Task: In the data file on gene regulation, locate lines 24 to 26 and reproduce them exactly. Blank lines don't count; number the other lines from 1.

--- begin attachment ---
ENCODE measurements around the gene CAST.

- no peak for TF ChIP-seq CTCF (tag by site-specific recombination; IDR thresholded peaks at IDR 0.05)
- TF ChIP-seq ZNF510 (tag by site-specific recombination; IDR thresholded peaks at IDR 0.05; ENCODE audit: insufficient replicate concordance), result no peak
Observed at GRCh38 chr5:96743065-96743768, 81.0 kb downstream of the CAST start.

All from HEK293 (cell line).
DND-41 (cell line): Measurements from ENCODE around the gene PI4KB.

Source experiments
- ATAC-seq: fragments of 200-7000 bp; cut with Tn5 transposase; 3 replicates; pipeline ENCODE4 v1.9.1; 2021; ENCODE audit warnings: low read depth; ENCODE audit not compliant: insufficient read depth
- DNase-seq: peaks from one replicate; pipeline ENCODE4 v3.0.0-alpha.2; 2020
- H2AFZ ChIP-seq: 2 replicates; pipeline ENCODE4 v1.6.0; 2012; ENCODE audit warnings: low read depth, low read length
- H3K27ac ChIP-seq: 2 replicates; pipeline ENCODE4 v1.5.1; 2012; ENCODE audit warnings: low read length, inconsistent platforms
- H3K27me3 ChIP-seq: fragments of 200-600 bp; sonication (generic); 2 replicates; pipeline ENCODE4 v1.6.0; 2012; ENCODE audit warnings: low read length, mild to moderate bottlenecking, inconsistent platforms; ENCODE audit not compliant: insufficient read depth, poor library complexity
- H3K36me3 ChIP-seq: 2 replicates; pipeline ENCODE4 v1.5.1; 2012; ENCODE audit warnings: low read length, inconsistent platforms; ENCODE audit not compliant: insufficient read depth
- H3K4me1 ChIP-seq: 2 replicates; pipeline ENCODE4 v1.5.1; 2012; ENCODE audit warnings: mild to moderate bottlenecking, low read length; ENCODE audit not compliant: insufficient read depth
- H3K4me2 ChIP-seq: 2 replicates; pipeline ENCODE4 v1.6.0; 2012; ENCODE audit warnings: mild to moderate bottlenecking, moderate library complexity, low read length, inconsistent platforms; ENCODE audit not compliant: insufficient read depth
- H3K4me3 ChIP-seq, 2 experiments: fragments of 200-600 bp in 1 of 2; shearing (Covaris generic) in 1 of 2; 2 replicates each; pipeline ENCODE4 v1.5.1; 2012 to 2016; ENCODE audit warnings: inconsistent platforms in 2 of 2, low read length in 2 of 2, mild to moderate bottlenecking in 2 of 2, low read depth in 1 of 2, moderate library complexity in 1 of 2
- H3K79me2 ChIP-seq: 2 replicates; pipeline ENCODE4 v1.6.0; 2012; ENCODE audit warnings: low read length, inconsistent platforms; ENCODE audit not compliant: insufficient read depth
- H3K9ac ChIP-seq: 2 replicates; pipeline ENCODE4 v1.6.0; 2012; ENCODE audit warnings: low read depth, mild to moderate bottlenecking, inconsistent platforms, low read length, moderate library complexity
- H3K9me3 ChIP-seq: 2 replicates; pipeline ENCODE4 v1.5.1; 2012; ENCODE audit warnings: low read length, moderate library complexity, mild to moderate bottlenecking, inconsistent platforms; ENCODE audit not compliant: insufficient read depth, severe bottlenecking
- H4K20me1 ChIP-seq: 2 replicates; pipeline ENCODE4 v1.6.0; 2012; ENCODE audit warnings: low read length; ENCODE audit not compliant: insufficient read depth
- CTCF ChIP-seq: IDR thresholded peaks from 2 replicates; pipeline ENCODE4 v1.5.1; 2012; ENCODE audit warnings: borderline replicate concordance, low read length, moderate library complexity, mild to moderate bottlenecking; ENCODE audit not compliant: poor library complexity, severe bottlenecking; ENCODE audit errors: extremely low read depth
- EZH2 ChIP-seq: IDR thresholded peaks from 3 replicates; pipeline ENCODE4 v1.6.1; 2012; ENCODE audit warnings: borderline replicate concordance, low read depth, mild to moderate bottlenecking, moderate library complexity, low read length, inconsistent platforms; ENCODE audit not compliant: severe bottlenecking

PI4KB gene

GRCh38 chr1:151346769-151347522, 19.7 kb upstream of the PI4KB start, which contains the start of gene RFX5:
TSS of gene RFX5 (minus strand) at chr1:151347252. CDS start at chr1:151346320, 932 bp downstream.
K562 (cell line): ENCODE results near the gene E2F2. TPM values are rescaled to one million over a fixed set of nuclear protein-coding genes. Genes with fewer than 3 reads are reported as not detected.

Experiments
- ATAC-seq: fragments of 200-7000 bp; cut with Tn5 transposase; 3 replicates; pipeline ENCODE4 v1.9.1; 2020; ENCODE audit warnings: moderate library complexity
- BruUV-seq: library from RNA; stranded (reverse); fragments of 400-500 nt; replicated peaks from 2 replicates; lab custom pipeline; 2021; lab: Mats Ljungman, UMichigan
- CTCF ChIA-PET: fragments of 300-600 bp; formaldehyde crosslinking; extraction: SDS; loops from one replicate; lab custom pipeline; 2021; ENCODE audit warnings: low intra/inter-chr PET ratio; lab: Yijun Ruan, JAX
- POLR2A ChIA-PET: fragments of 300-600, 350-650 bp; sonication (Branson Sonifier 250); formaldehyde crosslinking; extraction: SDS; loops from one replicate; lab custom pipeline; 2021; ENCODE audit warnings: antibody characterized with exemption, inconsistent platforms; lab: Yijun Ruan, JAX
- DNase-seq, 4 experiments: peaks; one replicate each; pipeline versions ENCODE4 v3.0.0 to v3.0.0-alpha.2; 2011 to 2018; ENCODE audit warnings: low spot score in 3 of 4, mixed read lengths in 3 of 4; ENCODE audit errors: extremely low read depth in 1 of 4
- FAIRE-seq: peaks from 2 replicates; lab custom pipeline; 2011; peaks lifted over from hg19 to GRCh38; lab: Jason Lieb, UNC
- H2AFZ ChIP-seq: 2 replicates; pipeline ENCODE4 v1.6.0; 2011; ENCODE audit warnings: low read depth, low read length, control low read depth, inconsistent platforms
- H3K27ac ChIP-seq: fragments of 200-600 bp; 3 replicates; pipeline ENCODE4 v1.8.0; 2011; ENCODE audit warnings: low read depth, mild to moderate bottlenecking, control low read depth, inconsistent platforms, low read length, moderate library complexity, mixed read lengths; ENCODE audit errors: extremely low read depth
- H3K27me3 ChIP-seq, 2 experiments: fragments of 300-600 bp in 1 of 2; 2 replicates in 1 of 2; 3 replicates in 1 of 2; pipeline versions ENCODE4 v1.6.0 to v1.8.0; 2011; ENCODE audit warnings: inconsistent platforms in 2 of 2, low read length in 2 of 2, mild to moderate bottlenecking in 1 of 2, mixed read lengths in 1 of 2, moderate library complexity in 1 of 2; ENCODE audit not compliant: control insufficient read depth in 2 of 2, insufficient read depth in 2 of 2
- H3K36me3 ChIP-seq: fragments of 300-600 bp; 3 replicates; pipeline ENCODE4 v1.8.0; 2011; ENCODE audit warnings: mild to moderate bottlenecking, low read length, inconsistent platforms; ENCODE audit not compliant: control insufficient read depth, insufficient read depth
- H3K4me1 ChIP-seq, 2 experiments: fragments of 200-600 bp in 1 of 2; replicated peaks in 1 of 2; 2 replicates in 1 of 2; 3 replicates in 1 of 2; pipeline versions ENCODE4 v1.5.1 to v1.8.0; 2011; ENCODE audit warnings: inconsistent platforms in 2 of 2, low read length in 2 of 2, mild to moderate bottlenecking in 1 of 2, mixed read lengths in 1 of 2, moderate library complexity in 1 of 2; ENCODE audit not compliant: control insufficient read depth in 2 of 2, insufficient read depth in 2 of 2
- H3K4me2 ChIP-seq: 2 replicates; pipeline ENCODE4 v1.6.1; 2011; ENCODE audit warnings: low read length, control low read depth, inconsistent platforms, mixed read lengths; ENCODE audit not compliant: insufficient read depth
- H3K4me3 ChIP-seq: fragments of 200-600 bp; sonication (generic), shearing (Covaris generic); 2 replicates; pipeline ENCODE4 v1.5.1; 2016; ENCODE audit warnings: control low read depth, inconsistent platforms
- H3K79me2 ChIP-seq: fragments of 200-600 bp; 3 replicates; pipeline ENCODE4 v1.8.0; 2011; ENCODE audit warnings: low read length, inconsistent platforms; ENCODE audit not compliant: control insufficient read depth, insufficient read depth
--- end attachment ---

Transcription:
GRCh38 chr1:151346769-151347522, 19.7 kb upstream of the PI4KB start, which contains the start of gene RFX5:
TSS of gene RFX5 (minus strand) at chr1:151347252. CDS start at chr1:151346320, 932 bp downstream.
K562 (cell line): ENCODE results near the gene E2F2. TPM values are rescaled to one million over a fixed set of nuclear protein-coding genes. Genes with fewer than 3 reads are reported as not detected.